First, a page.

If our world were really to escape the influence of Christianity, it would have to renounce the concern for victims. Nietzsche and Nazism understood this well. They hoped to relativize Christianity, expose it as a religion like all the others, just a little worse. As such it could be replaced either by atheism or by a quite new religion, completely foreign to the biblical legacy. Heidegger had not abandoned all hope of a complete extinction of Christian influence and a new start at zero, which would begin a new mimetic cycle. This is the sense, I think, of the most celebrated line in Heidegger's "last testament" interview, published in Der Spiegel after his death: "Only a god can save us."René Girard, in I See Satan Fall Like Lightning
The attempt by Nietzsche and Hitler to make humankind forget the concern for victims has ended in a failure that seems definitive, at least for the moment. But it is not Christianity that profits from the victory of the concern for victims in our world. It is rather what I think must be called the other totalitarianism, the most cunning and malicious of the two, the one with the greatest future, by all evidence. At present it does not oppose Judeo-Christian aspirations but claims them as its own and questions the concern for victims on the part of Christians (not without a certain semblance of reason at the level of concrete action, given the deficiencies of historical Christianity). The other totalitarianism does not openly oppose Christianity but outflanks it on its left wing.
All through the twentieth century, the most powerful mimetic force was never Nazism and related ideologies, all those that openly opposed the concern for victims and that readily acknowledged its Judeo-Christian origin. The most powerful anti-Christian movement is the one that takes over and "radicalizes" the concern for victims in order to paganize it. The powers and principalities want to be "revolutionary" now, and they reproach Christianity for not defending victims with enough ardor. In Christian history they see nothing but persecutions, acts of oppression, inquisitions.
This other totalitarianism presents itself as the liberator of humanity. In trying to usurp the place of Christ, the powers imitate him in the way a mimetic rival imitates his model in order to defeat him. They denounce the Christian concern for victims as hypocritical and a pale imitation of the authentic crusade against oppression and persecution for which they would carry the banner themselves. In the symbolic language of the New Testament, we would say that in our world Satan, trying to make a new start and gain new triumphs, borrows the language of victims. Satan imitates Christ better and better and pretends to surpass him. This imitation by the usurper has long been present in the Christianized world, but it has increased enormously in our time. The New Testament evokes this process in the language of the Antichrist. To understand this title, we should de-dramatize it, for it expresses something banal and prosaic.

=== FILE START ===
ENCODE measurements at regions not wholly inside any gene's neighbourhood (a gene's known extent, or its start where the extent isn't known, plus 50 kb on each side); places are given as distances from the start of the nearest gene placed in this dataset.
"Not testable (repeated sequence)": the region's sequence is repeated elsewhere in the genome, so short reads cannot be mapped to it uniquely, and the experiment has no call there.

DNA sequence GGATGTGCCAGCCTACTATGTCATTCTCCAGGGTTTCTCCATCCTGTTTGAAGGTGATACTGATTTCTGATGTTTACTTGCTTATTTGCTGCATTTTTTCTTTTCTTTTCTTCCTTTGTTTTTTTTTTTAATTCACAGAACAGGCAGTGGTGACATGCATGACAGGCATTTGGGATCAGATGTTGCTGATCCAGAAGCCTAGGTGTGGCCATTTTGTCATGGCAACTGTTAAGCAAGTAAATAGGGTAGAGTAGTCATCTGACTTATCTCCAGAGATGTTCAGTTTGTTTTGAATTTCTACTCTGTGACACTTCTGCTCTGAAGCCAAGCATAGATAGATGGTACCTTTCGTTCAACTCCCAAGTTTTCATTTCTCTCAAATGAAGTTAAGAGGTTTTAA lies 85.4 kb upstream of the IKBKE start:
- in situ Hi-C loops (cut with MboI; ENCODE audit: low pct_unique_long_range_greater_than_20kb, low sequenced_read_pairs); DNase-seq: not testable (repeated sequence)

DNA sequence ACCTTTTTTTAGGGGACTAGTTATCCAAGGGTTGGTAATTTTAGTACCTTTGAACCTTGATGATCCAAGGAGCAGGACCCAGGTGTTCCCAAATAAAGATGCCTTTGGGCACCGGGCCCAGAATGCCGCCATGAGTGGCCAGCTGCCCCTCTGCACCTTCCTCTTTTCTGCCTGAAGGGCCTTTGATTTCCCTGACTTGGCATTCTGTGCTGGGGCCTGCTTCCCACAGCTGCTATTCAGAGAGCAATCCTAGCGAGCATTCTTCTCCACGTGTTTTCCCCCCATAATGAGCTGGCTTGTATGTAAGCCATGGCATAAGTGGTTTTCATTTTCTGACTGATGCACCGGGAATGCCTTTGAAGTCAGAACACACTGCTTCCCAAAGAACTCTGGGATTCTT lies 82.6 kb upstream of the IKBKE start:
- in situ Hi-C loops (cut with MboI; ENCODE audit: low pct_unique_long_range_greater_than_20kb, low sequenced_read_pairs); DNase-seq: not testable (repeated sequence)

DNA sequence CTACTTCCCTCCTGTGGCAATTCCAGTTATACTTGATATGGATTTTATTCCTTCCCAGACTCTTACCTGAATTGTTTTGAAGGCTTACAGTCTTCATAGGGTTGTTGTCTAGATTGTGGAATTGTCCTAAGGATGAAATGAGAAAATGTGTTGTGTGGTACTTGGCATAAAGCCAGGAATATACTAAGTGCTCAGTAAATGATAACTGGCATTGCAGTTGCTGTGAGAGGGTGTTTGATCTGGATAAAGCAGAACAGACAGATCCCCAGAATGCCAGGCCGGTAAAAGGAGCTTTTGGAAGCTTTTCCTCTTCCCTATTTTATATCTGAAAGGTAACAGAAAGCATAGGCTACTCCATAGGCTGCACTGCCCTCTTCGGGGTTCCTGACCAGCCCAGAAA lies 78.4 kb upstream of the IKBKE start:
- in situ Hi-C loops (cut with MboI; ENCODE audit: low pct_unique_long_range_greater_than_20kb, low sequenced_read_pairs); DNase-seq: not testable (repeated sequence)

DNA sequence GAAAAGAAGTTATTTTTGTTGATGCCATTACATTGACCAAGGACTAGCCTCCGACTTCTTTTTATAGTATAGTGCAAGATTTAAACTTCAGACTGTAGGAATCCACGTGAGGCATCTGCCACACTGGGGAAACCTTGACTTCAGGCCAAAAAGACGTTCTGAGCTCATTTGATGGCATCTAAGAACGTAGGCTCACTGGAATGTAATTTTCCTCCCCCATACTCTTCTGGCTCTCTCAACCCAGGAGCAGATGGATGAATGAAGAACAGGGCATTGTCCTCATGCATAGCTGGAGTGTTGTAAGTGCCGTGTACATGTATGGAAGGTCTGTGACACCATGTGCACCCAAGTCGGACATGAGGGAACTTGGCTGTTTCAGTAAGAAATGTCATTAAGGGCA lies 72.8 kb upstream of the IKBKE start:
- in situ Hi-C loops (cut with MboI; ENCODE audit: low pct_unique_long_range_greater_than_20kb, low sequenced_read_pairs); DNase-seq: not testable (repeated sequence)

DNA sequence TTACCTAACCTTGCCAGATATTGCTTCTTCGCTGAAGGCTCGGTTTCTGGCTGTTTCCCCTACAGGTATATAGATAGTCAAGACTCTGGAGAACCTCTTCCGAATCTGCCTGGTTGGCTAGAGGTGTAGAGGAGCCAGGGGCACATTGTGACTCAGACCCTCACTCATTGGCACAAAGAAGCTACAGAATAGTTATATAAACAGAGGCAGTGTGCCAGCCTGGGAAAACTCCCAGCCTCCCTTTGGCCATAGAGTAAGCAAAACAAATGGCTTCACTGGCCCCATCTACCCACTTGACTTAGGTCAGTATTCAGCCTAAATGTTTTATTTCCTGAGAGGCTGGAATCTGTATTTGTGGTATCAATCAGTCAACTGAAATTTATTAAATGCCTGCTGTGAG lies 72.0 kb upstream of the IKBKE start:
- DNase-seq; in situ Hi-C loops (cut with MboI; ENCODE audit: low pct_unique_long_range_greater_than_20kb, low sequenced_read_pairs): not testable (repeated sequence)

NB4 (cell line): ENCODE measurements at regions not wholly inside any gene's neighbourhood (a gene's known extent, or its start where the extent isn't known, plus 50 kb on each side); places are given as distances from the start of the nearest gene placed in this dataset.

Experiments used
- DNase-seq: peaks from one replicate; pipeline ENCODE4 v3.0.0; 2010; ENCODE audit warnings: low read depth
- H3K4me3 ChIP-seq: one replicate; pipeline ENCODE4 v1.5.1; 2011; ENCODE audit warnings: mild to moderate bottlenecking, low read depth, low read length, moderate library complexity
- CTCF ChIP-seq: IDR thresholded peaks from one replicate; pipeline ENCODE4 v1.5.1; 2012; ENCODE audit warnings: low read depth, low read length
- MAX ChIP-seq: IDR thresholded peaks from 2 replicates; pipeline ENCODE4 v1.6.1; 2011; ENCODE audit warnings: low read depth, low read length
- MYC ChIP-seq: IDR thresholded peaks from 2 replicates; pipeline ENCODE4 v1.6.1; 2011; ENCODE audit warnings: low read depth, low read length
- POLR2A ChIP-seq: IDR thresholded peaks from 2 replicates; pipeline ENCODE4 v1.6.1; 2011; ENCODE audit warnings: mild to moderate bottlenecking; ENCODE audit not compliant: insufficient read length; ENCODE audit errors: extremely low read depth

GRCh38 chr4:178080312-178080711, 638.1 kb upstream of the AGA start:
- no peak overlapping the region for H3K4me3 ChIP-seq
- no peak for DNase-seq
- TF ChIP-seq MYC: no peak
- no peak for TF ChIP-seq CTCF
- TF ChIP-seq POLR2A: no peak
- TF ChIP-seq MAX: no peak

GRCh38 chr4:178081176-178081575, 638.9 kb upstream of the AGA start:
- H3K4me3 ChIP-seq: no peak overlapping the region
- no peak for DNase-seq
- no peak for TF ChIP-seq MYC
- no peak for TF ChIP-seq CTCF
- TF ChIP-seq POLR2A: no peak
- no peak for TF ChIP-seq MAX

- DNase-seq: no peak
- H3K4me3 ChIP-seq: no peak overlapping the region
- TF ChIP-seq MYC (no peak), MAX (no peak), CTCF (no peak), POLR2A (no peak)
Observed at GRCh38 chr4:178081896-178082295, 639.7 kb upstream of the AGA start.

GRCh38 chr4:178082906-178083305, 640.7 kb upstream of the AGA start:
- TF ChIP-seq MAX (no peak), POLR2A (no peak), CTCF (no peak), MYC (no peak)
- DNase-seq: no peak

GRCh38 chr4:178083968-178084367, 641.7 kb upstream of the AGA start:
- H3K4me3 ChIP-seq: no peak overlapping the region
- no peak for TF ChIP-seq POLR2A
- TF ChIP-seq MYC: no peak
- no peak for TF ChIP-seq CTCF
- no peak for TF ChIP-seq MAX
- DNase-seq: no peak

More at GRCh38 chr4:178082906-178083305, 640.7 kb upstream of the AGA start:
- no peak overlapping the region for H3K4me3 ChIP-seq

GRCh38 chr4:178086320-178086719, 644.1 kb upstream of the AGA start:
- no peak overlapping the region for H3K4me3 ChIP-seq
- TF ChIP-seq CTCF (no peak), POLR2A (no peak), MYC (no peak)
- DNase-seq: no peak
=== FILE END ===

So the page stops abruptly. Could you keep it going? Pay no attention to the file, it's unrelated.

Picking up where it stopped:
The Antichrist boasts of bringing to human beings the peace and tolerance that Christianity promised but has failed to deliver. Actually, what the radicalization of contemporary victimology produces is a return to all sorts of pagan practices: abortion, euthanasia, sexual undifferentiation, Roman circus games galore but without real victims, etc. Neo-paganism would like to turn the Ten Commandments and all of Judeo-Christian morality into some alleged intolerable violence, and indeed its primary objective is their complete abolition. Faithful observance of the moral law is perceived as complicity with the forces of persecution that are essentially religious. Since the Christian denominations have become only tardily aware of their failings in charity, their connivance with established political orders in the past and present world that are always "sacrificial," they are particularly vulnerable to the ongoing blackmail of contemporary neo-paganism.
Neo-paganism locates happiness in the unlimited satisfaction of desires, which means the suppression of all prohibitions. This idea acquires a semblance of credibility in the limited domain of consumer goods, whose prodigious multiplication, thanks to technological progress, weakens certain mimetic rivalries. The weakening of mimetic rivalries confers an appearance of plausibility, but only that, on the stance that turns the moral law into an instrument of repression and persecution.
English transLation copyright © 2001 by Orbis Books.